What kinds of change can implementation of research findings contribute to? Sometimes the aim is to make change happen, while at other times research implementation is in response to particular proposed or ongoing change.
Making change happen
Two ways of making change happen that are important for research impact are: 1) contributing to the on-going quest for improvement and 2) combatting practices or behaviours that have negative outcomes for individuals or society.
Imagine a team of researchers tackling global health inequalities, with a focus on sanitation. The team comprises epidemiologists and biostatisticians interested both in measuring the extent of the problem and designing intervention trials, engineers investigating a range of sanitation options, anthropologists examining the cultural aspects of sanitation, economists and political scientists documenting the economic benefits and looking for policy levers to assist in making change happen. The team is working at national policy levels and with a range of target communities seeking to engender small business interest in promoting new sanitation options, as well as individual and community behaviour change. There is collaboration with major international donors and non-government organisations. The team has a talented and charismatic leader.
What the team does not have is access to the full array of theory and methods for synthesising the input of the different disciplines, along with all the relevant stakeholder knowledge. Nor does it have the ability to bring to bear all the different ways of teasing out and taking into account the knowledge gaps – the unknowns. Finally the team cannot tap into the wealth of information about how to provide effective integrated research support for policy and practice change.
As a researcher, do you seek to inform change, drive it or trigger it? Informing change involves providing the best facts and evidence, driving change means working to achieve a particular research-based outcome, and triggering change involves solving a problem that sets in train a chain of effects that go far beyond the research itself. They involve different skills and have different risks.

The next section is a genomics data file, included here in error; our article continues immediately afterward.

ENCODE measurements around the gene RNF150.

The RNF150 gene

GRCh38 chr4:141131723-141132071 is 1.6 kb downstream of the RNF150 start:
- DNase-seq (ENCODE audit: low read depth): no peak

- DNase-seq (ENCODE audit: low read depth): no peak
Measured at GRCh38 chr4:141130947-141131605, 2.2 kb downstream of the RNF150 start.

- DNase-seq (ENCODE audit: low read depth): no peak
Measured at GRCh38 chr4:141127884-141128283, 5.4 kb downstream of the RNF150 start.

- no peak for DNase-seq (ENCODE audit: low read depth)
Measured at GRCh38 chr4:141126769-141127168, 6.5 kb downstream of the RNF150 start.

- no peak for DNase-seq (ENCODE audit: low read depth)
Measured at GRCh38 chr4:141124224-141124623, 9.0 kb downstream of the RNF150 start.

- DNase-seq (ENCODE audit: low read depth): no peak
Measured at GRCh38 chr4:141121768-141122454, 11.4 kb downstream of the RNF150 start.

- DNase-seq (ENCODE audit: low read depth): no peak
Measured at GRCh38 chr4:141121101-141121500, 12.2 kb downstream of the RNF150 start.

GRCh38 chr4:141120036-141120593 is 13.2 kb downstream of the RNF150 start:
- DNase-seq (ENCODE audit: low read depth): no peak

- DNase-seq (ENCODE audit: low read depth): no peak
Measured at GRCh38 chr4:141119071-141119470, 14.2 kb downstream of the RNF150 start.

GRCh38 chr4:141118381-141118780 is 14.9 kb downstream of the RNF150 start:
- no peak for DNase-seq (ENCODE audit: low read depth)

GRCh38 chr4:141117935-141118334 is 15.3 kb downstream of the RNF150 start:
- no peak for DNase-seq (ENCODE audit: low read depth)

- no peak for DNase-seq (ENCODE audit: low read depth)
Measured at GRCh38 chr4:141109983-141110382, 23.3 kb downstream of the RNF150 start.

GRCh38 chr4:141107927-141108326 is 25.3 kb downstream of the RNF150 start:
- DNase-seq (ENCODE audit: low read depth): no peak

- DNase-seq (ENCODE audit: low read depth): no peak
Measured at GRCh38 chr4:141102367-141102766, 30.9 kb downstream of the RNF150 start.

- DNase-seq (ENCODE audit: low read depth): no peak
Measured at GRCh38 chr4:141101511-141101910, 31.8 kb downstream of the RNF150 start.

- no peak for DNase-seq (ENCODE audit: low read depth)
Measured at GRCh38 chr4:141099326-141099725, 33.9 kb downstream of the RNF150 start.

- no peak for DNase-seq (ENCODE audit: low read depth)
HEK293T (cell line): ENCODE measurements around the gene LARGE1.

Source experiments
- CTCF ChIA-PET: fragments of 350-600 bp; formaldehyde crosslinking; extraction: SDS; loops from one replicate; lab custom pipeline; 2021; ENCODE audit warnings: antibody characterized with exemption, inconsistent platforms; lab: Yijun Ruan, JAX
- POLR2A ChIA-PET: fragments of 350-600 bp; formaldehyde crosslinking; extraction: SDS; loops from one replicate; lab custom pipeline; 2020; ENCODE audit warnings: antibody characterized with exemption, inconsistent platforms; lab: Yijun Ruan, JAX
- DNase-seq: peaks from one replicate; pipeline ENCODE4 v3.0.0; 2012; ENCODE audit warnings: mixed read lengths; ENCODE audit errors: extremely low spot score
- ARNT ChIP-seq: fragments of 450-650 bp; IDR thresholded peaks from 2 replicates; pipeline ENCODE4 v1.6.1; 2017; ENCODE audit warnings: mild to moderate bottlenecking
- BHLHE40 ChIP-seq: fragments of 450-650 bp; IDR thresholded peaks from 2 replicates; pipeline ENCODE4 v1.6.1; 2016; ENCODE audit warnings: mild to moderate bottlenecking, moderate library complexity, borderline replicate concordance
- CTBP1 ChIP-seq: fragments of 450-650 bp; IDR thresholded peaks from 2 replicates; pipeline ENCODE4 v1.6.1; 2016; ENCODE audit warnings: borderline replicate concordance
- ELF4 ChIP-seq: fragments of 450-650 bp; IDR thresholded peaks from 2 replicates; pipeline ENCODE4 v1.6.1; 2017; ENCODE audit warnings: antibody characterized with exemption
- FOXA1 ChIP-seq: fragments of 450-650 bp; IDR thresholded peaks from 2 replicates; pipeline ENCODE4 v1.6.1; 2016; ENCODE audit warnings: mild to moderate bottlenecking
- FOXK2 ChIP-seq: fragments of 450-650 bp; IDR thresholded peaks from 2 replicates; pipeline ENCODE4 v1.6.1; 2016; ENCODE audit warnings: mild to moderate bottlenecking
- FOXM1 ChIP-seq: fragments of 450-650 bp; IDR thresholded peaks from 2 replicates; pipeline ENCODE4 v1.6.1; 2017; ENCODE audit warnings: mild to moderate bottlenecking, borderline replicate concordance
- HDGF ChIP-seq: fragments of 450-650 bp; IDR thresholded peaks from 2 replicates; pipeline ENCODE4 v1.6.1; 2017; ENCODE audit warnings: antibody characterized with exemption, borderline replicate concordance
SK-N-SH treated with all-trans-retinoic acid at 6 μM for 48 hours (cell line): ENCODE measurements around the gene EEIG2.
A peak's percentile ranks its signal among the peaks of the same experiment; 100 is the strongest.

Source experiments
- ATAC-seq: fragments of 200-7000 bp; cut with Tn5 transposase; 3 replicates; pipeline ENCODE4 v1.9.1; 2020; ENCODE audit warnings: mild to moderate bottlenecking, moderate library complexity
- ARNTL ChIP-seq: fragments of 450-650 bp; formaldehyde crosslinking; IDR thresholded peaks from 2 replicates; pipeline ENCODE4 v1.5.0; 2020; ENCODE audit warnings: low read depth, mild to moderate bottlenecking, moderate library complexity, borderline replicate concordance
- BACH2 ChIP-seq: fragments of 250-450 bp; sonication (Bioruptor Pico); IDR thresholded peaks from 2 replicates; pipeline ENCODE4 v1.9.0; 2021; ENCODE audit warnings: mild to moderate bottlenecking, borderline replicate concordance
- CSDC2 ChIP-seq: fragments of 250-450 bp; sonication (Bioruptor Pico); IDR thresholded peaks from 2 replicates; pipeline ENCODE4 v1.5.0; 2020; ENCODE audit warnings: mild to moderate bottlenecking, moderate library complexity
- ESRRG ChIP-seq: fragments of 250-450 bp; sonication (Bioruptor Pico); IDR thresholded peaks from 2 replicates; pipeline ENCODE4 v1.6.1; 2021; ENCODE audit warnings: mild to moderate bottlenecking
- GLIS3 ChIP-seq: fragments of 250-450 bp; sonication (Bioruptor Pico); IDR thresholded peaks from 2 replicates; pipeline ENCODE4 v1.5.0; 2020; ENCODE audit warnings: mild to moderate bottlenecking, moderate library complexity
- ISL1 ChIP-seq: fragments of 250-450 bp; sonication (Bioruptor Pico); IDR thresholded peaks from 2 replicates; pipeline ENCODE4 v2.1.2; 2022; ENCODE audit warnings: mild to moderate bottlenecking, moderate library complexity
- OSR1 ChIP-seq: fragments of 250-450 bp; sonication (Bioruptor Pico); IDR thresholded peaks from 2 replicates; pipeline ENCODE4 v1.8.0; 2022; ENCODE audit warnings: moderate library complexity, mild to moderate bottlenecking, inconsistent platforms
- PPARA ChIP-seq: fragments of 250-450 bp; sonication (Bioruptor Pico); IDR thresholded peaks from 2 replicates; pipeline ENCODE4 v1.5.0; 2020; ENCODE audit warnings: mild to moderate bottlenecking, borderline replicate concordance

If you have developed a new dialogue method for bringing together insights from different disciplinary experts and stakeholders, or a refined modelling technique for taking uncertainty into account, or an innovative process for knowledge co-creation with government policy makers, where can you publish these to get maximum exposure and uptake?
In a recent special issue of the journal Nature on interdisciplinarity (17 September 2015, p313-315), Rick Rylance criticised “arcane debates about whether research is inter-, multi-, trans-, cross- or post-disciplinary”, opining “I find this faintly theological hair-splitting unhelpful.” Does he have a point?
The aim of this site is to host a global conversation about… well one of the challenges is that we don’t yet have an agreed name for our topic.
This is a conversation for you if your research does some of the following:
Gets people from different disciplines working together
Builds models of complex social and environmental problems
Helps policy makers use research evidence
Figures out ways to manage value conflicts
Finds ways to identify unknown unknowns
Maps interconnections between problem elements
Works with business to build better products
Involves community groups in defining the problem
Worries about adverse unintended consequences
Realises that context matters.
I think about these practices as integration and implementation sciences. You might call them systems thinking, action research, interdisciplinarity or transdisciplinarity, implementation science, post-normal science, mode 2 research, project management, complex systems science or a host of other terms.